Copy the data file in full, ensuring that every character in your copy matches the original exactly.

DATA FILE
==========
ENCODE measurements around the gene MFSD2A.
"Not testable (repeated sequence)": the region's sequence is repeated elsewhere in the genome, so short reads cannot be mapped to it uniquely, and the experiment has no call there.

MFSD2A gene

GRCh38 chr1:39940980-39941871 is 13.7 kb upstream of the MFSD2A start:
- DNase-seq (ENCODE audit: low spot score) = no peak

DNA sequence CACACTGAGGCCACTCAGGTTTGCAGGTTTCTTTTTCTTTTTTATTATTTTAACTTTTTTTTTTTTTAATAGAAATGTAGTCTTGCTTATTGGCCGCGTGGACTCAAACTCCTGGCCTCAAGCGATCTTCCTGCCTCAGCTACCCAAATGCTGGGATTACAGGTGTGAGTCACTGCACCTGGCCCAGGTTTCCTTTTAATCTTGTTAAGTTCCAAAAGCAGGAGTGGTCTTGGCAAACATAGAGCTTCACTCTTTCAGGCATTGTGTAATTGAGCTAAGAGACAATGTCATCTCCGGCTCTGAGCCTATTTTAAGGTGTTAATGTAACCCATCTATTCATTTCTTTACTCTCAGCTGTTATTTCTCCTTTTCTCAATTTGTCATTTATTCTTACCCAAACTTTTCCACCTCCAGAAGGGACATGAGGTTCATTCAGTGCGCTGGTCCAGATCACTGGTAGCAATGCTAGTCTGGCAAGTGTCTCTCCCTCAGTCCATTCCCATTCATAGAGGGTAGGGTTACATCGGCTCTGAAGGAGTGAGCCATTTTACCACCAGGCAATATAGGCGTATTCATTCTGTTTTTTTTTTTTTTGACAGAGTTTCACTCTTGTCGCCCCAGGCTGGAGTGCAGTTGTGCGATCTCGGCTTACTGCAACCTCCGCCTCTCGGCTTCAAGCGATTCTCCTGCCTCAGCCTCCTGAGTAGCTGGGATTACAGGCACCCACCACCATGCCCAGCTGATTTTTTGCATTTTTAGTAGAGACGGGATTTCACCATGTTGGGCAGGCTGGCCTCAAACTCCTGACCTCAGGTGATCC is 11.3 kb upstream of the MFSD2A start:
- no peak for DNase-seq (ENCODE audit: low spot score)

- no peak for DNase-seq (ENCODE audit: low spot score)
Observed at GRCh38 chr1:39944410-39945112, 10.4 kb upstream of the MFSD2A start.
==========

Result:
ENCODE measurements around the gene MFSD2A.
"Not testable (repeated sequence)": the region's sequence is repeated elsewhere in the genome, so short reads cannot be mapped to it uniquely, and the experiment has no call there.

MFSD2A gene

GRCh38 chr1:39940980-39941871 is 13.7 kb upstream of the MFSD2A start:
- DNase-seq (ENCODE audit: low spot score) = no peak

DNA sequence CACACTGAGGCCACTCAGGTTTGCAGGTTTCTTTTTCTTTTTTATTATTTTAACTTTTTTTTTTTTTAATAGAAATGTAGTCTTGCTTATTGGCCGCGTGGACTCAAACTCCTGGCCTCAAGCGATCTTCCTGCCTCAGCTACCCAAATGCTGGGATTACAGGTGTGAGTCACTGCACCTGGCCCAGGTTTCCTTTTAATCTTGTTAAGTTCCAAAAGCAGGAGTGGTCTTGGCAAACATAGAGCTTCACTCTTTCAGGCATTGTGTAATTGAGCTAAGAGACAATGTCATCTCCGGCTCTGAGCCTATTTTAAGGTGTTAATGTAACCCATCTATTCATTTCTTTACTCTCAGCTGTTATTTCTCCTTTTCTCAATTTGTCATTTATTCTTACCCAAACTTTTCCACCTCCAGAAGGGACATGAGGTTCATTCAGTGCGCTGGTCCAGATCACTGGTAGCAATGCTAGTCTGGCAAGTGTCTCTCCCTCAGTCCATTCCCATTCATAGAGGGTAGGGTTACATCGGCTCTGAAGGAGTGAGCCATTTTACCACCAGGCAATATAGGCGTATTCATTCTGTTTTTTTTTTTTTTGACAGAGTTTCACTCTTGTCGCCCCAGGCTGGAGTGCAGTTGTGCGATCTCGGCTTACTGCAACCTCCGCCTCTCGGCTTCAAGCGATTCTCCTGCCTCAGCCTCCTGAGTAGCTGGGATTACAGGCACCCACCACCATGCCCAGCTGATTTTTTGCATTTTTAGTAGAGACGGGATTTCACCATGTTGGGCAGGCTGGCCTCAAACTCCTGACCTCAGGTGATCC is 11.3 kb upstream of the MFSD2A start:
- no peak for DNase-seq (ENCODE audit: low spot score)

- no peak for DNase-seq (ENCODE audit: low spot score)
Observed at GRCh38 chr1:39944410-39945112, 10.4 kb upstream of the MFSD2A start.